[US]Times Dispatch (Richmond, VA) 10 Mar. 55/1: ‘You must think the Boss is as balmy in the belfry as you blue lobsters’.
[Aus]Truth (Perth) 25 June 8/8: I advised him tell the lobsters / Right straight out, upon his lapse.

2. the slow movements of the crustacean, but note lob n.2 (2)

(a) (US) a slow-witted, awkward or gullible person; a general term of abuse; esp. of a socially inept or foolish person.

[UK]London-Bawd (1705) 3: Of a Countrey-Gentleman she makes a Cods-head; and of a rich Citizens Son a Gudgeon; a Swordman in Scarlet, she takes for a Lobster.
[US] S. Crane ‘Landlady’s Daughter’ in Stallman (1966) 9: You, Thorpey, me boy, could make a lobster out of Holmes.
[US]W.J. Kountz Billy Baxter’s Letters 59: She is going to marry some lobster out in St. Louis, and I’ll bet he is a pup.
[US]A.H. Lewis ‘Politics’ Sandburrs 94: I flashes me lamps [...] an’ sort o’ stacks up d’ blokes, for to pick out d’ fly guys from d’ lobsters, see!
[US]S. Ford Shorty McCabe 257: Sing to ’em, you lobster!
[US]C. M’Govern By Bolo and Krag 91: Fooled you lobsters, then, allright.
[US]Van Loan ‘Excess Baggage’ Score by Innings (2004) 398: The big lobster gimme the sign as a plain as the nose on your face.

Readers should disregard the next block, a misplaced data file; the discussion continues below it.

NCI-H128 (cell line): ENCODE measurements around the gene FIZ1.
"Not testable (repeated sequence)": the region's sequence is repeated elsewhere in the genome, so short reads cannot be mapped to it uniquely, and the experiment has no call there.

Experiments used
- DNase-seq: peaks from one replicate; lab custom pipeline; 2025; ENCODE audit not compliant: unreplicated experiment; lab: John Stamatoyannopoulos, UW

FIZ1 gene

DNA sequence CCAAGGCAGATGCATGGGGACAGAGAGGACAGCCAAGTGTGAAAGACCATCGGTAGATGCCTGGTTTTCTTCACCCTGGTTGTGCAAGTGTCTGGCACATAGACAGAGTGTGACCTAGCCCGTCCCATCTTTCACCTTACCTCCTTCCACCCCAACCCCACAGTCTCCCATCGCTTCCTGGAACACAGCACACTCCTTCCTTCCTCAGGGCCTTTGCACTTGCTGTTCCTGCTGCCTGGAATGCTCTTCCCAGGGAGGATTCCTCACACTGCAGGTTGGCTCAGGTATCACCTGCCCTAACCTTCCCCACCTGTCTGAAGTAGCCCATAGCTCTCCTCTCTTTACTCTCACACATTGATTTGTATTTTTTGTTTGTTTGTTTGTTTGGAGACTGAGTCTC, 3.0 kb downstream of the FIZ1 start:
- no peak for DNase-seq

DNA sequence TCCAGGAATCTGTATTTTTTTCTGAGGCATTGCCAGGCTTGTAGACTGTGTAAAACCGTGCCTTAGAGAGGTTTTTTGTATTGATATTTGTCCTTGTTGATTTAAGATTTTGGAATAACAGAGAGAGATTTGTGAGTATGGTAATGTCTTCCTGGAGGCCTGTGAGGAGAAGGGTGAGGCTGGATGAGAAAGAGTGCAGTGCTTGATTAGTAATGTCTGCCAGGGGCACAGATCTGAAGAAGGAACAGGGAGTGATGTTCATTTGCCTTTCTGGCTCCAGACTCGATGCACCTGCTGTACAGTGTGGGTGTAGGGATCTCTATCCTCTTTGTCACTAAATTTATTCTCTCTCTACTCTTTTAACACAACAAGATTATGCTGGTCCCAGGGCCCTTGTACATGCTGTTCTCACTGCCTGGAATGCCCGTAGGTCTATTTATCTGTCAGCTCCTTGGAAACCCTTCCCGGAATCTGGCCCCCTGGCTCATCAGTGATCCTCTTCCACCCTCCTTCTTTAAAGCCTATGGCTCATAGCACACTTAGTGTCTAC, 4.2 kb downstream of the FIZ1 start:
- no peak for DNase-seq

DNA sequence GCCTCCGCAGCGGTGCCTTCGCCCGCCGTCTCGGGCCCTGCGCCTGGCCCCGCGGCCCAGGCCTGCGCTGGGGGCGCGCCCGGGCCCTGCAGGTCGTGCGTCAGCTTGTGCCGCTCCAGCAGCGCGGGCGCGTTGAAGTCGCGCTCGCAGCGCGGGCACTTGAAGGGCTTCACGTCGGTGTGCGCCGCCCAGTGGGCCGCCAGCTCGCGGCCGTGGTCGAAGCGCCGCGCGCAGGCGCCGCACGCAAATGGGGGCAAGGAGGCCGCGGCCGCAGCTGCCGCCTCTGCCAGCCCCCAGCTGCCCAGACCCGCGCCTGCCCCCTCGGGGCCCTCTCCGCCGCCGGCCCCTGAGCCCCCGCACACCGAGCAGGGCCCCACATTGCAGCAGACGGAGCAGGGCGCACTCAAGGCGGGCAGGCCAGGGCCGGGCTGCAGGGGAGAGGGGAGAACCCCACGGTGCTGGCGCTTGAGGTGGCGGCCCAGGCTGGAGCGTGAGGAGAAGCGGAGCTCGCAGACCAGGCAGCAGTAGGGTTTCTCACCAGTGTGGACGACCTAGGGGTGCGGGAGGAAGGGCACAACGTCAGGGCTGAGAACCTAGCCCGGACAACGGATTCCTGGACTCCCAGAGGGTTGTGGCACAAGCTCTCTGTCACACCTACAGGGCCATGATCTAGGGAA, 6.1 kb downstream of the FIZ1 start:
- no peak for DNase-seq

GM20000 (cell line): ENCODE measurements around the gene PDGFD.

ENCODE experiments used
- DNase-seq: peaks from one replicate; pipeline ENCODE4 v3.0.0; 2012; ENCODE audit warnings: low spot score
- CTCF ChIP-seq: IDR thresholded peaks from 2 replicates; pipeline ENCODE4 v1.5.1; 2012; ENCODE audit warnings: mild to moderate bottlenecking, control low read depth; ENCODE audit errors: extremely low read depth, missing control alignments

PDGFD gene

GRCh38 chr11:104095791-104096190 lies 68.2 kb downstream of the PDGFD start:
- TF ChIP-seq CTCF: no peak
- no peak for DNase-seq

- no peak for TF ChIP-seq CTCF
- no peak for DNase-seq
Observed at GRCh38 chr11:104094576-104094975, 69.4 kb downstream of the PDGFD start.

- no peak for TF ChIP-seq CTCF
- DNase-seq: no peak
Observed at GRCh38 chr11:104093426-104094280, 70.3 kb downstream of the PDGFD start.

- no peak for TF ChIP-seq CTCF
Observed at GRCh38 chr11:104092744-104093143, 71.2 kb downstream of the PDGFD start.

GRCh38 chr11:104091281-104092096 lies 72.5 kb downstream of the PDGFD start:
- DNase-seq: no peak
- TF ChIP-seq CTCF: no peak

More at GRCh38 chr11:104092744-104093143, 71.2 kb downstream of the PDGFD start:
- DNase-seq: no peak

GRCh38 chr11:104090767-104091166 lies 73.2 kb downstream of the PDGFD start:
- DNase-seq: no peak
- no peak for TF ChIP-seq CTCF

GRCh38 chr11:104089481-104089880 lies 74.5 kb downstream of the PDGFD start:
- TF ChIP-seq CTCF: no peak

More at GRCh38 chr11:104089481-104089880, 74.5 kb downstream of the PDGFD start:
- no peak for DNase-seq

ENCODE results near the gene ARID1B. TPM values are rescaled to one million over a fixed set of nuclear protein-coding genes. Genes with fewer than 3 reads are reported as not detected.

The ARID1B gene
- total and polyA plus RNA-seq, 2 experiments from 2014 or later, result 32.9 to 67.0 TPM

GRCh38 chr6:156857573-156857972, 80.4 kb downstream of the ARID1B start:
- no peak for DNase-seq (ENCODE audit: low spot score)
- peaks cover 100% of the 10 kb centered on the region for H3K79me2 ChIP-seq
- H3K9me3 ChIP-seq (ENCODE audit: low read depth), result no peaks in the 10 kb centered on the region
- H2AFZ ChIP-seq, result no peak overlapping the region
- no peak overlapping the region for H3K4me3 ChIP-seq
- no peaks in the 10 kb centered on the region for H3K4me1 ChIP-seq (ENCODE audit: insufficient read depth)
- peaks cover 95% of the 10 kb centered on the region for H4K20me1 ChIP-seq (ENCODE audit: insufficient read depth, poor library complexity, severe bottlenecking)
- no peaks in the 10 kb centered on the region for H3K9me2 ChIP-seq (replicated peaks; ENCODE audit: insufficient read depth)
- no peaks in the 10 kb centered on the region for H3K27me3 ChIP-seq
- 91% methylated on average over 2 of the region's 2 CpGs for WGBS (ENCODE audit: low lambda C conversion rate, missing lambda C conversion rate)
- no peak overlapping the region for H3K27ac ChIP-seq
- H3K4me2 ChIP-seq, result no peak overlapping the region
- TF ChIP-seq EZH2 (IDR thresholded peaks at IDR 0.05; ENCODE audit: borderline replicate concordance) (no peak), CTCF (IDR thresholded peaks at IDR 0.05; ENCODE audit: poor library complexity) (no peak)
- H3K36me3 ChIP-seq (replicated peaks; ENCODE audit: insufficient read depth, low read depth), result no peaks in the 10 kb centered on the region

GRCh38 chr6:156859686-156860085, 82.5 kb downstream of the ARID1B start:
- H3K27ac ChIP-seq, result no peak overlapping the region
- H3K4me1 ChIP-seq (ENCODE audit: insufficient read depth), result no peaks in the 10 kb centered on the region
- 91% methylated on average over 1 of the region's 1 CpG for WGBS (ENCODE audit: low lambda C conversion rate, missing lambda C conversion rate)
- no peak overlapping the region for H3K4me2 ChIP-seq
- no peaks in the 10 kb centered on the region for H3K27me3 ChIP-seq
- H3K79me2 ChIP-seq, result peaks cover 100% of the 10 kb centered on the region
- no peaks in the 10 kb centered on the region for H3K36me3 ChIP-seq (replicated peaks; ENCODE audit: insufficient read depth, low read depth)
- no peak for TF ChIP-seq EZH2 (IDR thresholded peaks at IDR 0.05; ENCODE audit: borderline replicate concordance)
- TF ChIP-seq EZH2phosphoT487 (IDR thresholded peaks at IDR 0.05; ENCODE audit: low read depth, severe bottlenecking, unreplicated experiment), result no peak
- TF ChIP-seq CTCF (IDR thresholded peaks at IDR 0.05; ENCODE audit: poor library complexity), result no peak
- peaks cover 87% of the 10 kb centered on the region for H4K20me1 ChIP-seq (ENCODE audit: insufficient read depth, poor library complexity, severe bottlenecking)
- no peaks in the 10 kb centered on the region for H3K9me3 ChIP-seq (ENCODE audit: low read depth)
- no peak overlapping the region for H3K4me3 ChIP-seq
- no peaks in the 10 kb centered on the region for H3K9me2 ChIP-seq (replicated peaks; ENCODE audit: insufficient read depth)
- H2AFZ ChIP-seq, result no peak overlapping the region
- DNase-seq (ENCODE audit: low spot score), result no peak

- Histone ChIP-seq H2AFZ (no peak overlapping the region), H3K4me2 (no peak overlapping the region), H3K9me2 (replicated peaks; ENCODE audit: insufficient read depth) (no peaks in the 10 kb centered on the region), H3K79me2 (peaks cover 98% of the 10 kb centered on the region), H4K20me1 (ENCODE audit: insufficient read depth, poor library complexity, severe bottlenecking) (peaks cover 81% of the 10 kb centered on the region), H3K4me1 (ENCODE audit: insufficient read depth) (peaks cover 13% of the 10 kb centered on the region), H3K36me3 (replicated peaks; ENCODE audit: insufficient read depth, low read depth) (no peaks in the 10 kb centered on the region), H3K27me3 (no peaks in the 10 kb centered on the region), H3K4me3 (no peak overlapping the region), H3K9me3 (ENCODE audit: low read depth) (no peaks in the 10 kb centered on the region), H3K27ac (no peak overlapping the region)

[Aus]B. Cronin Timber Wolves 306: They’s a two-coloured, button-grass spawn of a creek lobster sitting inside over there, jess like he owned the place.
[US]Winston Simplified Dict. cited in AS XXIV:2 156/1: lobster: Slang, a cheap, mean, or clumsy fellow.
[Aus]‘Banjo’ Paterson Shearer’s Colt 180: That lobster. I’ll shut ’im up.
[US]Monteleone Criminal Sl. (rev. edn) 147: lobster [...] a person with little intelligence.
[US]W.R. Burnett Little Men, Big World 242: You can’t ruin the reputation of a man like Judge Greet just on this big lobster’s say-so.

(b) an older man who gives a younger woman presents and/or money in return for sexual favours.

L. Matthewman Crankisms 97: A camel may not be able to pass through the eye of a needle, but that does not deter many a lobster from trying to do so. [With illustration of a blindfolded fool chasing a butterfly-winged woman.].
Foolish Almanak Jan. 3v : Seven Wonders of the World [...] Why chorus girls and lobsters always go together. [Ibid.] Oct. 1v : Sons of great men oft remind us That no matter what our fame, Offspring that we leave behind us May be lobsters, just the same.
[US]G. Legman Rationale of the Dirty Joke (1972) I 100: The rich sugar-daddy or ‘Dirty Old Man’ (the ‘lobster’ of the 1890s).

(c) a second-rate racehorse.

[US]H. Blossom Checkers 33: Domino lst! [...] I knew from the start that he was a ‘lobster.’.
[US]C.L. Cullen Tales of the Ex-Tanks 223: By the time the bunch went to the post our horse would be backed ’way up for a lobster.
[US]Van Loan ‘Egyptian Corn’ in Old Man Curry 223: You great big hammer-headed lobster [...] Sometimes I think I ought to sell you to a soap factory.

3. the penis.

[UK]Farmer & Henley Sl. and Its Analogues.